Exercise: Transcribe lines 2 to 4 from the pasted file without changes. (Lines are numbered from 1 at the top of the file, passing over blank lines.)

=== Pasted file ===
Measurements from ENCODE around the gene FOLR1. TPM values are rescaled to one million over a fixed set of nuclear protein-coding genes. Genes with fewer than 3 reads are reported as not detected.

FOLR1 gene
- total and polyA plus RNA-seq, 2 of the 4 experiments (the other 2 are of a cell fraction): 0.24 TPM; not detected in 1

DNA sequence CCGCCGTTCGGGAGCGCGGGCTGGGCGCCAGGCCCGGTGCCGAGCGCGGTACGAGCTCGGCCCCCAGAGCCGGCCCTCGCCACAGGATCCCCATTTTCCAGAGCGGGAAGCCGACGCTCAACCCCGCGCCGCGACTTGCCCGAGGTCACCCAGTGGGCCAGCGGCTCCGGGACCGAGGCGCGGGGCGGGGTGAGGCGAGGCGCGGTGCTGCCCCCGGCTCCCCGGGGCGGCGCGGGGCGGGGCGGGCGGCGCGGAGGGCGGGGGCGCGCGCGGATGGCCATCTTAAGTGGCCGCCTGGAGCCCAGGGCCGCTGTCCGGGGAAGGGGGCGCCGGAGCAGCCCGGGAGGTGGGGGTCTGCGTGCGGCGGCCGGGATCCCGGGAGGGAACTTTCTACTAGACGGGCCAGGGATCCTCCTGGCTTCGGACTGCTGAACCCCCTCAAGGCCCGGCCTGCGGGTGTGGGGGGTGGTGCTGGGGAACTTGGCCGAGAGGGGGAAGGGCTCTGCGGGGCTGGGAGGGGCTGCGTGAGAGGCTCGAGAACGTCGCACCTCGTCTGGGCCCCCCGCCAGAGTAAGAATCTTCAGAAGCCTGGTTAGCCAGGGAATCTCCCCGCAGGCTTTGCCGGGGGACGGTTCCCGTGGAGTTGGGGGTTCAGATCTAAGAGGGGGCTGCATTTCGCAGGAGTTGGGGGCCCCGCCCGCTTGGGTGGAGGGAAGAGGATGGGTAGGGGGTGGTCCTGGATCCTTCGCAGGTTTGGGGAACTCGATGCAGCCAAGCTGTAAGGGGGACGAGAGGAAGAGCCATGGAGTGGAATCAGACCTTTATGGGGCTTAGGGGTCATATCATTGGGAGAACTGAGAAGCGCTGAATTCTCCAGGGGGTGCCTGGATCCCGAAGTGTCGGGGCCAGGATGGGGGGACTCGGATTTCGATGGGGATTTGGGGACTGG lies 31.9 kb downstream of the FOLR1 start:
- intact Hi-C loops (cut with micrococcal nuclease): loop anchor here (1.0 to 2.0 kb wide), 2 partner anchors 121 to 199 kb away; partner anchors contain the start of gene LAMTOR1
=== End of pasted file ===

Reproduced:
FOLR1 gene
- total and polyA plus RNA-seq, 2 of the 4 experiments (the other 2 are of a cell fraction): 0.24 TPM; not detected in 1

DNA sequence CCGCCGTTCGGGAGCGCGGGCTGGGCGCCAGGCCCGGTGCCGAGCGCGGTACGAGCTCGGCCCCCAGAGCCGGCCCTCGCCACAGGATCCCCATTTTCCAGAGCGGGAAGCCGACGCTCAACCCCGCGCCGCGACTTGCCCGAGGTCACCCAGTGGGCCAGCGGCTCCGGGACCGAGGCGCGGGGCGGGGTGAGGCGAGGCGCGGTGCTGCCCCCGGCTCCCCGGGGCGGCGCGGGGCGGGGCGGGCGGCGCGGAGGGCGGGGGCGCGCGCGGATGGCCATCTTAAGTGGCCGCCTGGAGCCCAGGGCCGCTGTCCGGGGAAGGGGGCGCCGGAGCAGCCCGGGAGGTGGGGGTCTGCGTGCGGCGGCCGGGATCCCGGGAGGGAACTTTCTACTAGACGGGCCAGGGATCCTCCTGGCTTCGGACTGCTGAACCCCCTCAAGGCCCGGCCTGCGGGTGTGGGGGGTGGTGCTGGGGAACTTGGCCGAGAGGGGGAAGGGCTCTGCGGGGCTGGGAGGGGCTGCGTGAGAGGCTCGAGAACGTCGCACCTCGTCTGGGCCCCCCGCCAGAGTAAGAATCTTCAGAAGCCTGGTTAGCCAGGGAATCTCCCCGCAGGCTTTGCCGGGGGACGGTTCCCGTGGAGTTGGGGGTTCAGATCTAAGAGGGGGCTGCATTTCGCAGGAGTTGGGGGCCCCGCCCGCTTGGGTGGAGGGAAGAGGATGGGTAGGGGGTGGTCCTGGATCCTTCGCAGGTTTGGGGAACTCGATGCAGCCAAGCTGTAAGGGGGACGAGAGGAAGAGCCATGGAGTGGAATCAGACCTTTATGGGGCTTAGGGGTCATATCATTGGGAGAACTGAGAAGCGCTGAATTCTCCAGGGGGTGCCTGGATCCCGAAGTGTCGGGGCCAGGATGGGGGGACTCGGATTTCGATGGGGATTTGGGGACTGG lies 31.9 kb downstream of the FOLR1 start: